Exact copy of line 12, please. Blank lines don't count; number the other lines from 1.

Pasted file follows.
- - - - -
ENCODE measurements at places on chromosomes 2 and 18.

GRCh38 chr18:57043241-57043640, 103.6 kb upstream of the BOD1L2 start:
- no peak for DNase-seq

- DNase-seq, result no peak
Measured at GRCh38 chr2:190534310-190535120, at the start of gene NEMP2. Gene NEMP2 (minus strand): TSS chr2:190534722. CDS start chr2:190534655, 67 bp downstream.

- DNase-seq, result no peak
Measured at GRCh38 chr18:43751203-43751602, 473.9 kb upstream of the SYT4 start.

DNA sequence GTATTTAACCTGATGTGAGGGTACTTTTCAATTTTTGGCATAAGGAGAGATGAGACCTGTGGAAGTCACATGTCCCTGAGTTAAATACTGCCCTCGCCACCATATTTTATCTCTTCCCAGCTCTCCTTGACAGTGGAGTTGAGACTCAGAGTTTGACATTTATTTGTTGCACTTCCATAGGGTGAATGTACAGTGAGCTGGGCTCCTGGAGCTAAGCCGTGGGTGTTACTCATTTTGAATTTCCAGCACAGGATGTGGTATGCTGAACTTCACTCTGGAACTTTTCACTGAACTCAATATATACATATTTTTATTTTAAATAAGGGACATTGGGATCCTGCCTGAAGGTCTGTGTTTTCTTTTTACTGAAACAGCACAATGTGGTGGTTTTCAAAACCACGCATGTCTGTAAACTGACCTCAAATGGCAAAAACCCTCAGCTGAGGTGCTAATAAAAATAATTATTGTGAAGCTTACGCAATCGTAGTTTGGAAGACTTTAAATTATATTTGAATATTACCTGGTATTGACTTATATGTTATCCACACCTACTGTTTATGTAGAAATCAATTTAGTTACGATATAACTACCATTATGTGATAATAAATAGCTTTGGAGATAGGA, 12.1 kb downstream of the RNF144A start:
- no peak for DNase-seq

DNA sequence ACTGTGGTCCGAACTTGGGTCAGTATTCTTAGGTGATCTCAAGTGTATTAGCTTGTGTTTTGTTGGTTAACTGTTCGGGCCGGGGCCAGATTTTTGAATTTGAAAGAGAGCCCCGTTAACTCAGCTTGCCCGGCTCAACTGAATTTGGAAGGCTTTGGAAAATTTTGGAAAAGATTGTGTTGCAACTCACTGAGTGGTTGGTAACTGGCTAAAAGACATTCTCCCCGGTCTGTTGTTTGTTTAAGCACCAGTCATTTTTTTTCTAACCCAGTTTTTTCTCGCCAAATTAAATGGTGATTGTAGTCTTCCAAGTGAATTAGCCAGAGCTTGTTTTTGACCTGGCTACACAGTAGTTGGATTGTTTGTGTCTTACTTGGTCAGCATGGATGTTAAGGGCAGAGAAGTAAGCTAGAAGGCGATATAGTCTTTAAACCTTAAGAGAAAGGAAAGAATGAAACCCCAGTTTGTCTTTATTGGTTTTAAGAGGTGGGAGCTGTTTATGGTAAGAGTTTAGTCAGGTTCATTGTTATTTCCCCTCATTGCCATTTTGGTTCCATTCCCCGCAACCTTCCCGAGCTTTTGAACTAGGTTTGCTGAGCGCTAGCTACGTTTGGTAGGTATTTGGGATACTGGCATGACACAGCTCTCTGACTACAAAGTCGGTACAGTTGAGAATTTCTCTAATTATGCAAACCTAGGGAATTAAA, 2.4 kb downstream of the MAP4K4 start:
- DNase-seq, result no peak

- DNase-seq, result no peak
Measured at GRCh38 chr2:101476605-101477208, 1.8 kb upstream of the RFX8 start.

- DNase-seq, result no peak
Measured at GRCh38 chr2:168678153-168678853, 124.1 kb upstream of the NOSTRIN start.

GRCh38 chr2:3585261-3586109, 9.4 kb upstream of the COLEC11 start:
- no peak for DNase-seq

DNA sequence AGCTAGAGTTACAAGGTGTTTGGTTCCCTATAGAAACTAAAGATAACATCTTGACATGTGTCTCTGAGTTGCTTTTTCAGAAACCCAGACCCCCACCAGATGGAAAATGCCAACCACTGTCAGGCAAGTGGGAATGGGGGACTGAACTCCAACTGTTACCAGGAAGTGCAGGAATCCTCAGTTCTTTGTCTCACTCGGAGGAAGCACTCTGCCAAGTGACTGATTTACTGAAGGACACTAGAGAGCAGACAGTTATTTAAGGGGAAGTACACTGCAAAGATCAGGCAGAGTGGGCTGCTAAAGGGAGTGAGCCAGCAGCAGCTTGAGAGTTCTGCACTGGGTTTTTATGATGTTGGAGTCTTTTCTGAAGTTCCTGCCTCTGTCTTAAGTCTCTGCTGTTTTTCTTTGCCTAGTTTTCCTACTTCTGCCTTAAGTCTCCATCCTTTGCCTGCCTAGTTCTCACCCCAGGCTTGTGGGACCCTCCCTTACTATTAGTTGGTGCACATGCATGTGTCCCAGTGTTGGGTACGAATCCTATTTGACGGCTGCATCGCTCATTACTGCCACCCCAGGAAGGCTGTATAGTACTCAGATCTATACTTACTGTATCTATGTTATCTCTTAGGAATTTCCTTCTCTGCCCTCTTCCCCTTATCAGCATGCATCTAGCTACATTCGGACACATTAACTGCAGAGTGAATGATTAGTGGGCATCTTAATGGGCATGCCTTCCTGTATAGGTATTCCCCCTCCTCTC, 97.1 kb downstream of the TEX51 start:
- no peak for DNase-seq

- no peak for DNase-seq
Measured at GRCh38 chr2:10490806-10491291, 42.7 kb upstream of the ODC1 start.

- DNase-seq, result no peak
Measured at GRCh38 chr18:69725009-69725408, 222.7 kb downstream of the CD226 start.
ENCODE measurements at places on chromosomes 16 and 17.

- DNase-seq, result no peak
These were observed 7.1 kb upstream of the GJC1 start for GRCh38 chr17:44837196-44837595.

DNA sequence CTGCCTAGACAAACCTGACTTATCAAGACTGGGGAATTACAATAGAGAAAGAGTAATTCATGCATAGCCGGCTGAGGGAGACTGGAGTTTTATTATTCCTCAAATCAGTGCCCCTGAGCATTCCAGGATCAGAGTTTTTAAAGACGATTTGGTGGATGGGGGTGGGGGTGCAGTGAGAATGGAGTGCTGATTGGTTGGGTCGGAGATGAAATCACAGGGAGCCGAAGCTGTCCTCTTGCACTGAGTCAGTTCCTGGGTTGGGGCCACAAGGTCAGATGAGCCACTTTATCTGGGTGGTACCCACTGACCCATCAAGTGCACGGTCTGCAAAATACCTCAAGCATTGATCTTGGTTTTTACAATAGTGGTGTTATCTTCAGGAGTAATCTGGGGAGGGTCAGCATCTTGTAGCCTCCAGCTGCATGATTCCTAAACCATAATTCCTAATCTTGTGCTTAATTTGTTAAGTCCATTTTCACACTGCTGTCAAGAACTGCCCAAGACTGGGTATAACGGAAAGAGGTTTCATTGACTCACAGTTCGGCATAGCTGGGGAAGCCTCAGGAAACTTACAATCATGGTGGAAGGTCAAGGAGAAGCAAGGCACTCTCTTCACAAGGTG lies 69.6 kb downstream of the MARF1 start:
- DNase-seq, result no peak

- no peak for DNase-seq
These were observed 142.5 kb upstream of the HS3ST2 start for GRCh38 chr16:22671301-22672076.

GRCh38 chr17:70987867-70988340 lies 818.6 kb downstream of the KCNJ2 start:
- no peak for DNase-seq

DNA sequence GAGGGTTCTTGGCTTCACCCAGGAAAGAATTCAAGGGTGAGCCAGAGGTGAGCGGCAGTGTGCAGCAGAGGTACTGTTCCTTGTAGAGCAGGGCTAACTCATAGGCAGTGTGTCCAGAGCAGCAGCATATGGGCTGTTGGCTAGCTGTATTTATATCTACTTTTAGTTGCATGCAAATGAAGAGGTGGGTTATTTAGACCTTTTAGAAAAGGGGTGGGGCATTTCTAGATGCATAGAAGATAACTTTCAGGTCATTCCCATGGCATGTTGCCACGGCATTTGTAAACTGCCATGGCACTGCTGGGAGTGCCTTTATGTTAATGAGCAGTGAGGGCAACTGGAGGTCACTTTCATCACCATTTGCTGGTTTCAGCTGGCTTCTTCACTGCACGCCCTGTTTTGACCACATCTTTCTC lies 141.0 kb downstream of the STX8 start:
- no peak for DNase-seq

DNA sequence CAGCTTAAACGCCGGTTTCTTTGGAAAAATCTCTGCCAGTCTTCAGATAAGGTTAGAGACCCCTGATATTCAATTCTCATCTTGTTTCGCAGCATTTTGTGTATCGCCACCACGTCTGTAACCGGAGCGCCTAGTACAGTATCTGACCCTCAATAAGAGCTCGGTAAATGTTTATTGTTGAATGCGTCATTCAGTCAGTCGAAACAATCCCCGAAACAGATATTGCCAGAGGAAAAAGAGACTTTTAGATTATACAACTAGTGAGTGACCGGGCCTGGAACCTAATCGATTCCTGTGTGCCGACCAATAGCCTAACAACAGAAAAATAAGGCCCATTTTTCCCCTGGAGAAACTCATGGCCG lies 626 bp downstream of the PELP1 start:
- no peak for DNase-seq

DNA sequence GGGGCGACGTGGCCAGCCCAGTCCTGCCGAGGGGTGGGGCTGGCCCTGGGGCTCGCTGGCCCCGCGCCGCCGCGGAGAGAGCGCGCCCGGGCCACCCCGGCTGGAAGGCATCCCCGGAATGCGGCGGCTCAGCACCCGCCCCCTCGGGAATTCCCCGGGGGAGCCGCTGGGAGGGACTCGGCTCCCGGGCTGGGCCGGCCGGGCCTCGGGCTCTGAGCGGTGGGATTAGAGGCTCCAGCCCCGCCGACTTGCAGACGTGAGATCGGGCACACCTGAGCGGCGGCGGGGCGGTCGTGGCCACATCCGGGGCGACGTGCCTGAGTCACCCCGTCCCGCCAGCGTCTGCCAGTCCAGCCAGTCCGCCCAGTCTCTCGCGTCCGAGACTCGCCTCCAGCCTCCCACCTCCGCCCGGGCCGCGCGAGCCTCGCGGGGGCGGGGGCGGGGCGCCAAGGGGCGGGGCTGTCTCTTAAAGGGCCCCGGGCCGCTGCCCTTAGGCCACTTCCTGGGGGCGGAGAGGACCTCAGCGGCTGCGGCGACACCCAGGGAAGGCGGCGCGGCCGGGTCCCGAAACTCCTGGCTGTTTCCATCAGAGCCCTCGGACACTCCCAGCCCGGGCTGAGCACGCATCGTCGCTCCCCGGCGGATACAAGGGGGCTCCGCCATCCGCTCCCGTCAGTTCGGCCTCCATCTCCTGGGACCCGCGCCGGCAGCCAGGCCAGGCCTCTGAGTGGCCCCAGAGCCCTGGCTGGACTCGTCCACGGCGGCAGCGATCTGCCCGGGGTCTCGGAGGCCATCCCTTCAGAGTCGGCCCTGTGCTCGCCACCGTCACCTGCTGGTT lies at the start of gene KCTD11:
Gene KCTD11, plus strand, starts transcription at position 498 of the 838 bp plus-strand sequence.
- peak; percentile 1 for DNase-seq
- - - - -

- DNase-seq, result no peak